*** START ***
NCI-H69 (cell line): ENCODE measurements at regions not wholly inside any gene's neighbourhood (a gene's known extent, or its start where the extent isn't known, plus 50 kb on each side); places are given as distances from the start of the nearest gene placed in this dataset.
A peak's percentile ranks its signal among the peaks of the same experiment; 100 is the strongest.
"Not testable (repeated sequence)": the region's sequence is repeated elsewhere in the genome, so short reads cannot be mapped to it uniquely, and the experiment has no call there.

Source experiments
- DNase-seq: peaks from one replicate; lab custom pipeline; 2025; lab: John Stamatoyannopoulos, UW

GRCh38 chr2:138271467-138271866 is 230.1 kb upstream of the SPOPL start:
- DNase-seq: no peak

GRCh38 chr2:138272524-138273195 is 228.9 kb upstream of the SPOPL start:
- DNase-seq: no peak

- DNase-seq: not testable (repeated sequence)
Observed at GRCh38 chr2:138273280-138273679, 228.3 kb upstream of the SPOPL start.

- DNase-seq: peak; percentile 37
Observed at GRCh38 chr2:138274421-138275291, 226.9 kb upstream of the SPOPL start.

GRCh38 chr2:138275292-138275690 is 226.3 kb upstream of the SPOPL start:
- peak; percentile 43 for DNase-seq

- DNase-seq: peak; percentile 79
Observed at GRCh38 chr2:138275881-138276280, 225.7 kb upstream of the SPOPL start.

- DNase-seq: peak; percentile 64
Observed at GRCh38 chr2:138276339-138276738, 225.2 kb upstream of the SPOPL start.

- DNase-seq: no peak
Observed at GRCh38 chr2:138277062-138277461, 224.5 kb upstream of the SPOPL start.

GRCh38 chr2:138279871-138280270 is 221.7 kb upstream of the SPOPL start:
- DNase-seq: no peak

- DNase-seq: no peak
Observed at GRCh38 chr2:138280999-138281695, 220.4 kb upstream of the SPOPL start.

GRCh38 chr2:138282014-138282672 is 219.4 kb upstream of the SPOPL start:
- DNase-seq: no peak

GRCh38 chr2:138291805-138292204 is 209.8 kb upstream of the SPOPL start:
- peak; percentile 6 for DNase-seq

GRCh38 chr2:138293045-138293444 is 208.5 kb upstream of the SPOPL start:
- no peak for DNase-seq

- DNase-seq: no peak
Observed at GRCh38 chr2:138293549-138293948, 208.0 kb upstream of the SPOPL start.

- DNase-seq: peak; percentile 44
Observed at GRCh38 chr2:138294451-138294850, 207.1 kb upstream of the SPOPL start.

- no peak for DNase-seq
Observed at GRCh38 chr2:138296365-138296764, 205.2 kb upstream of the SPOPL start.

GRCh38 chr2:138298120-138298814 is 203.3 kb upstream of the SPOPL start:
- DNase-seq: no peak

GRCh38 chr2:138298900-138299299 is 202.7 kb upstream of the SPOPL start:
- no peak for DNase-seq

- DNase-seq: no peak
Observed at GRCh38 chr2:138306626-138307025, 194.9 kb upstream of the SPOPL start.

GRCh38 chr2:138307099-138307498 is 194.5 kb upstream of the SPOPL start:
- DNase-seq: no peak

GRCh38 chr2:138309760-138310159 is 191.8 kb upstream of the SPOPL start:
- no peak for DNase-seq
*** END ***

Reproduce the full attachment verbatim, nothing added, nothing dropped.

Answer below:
NCI-H69 (cell line): ENCODE measurements at regions not wholly inside any gene's neighbourhood (a gene's known extent, or its start where the extent isn't known, plus 50 kb on each side); places are given as distances from the start of the nearest gene placed in this dataset.
A peak's percentile ranks its signal among the peaks of the same experiment; 100 is the strongest.
"Not testable (repeated sequence)": the region's sequence is repeated elsewhere in the genome, so short reads cannot be mapped to it uniquely, and the experiment has no call there.

Source experiments
- DNase-seq: peaks from one replicate; lab custom pipeline; 2025; lab: John Stamatoyannopoulos, UW

GRCh38 chr2:138271467-138271866 is 230.1 kb upstream of the SPOPL start:
- DNase-seq: no peak

GRCh38 chr2:138272524-138273195 is 228.9 kb upstream of the SPOPL start:
- DNase-seq: no peak

- DNase-seq: not testable (repeated sequence)
Observed at GRCh38 chr2:138273280-138273679, 228.3 kb upstream of the SPOPL start.

- DNase-seq: peak; percentile 37
Observed at GRCh38 chr2:138274421-138275291, 226.9 kb upstream of the SPOPL start.

GRCh38 chr2:138275292-138275690 is 226.3 kb upstream of the SPOPL start:
- peak; percentile 43 for DNase-seq

- DNase-seq: peak; percentile 79
Observed at GRCh38 chr2:138275881-138276280, 225.7 kb upstream of the SPOPL start.

- DNase-seq: peak; percentile 64
Observed at GRCh38 chr2:138276339-138276738, 225.2 kb upstream of the SPOPL start.

- DNase-seq: no peak
Observed at GRCh38 chr2:138277062-138277461, 224.5 kb upstream of the SPOPL start.

GRCh38 chr2:138279871-138280270 is 221.7 kb upstream of the SPOPL start:
- DNase-seq: no peak

- DNase-seq: no peak
Observed at GRCh38 chr2:138280999-138281695, 220.4 kb upstream of the SPOPL start.

GRCh38 chr2:138282014-138282672 is 219.4 kb upstream of the SPOPL start:
- DNase-seq: no peak

GRCh38 chr2:138291805-138292204 is 209.8 kb upstream of the SPOPL start:
- peak; percentile 6 for DNase-seq

GRCh38 chr2:138293045-138293444 is 208.5 kb upstream of the SPOPL start:
- no peak for DNase-seq

- DNase-seq: no peak
Observed at GRCh38 chr2:138293549-138293948, 208.0 kb upstream of the SPOPL start.

- DNase-seq: peak; percentile 44
Observed at GRCh38 chr2:138294451-138294850, 207.1 kb upstream of the SPOPL start.

- no peak for DNase-seq
Observed at GRCh38 chr2:138296365-138296764, 205.2 kb upstream of the SPOPL start.

GRCh38 chr2:138298120-138298814 is 203.3 kb upstream of the SPOPL start:
- DNase-seq: no peak

GRCh38 chr2:138298900-138299299 is 202.7 kb upstream of the SPOPL start:
- no peak for DNase-seq

- DNase-seq: no peak
Observed at GRCh38 chr2:138306626-138307025, 194.9 kb upstream of the SPOPL start.

GRCh38 chr2:138307099-138307498 is 194.5 kb upstream of the SPOPL start:
- DNase-seq: no peak

GRCh38 chr2:138309760-138310159 is 191.8 kb upstream of the SPOPL start:
- no peak for DNase-seq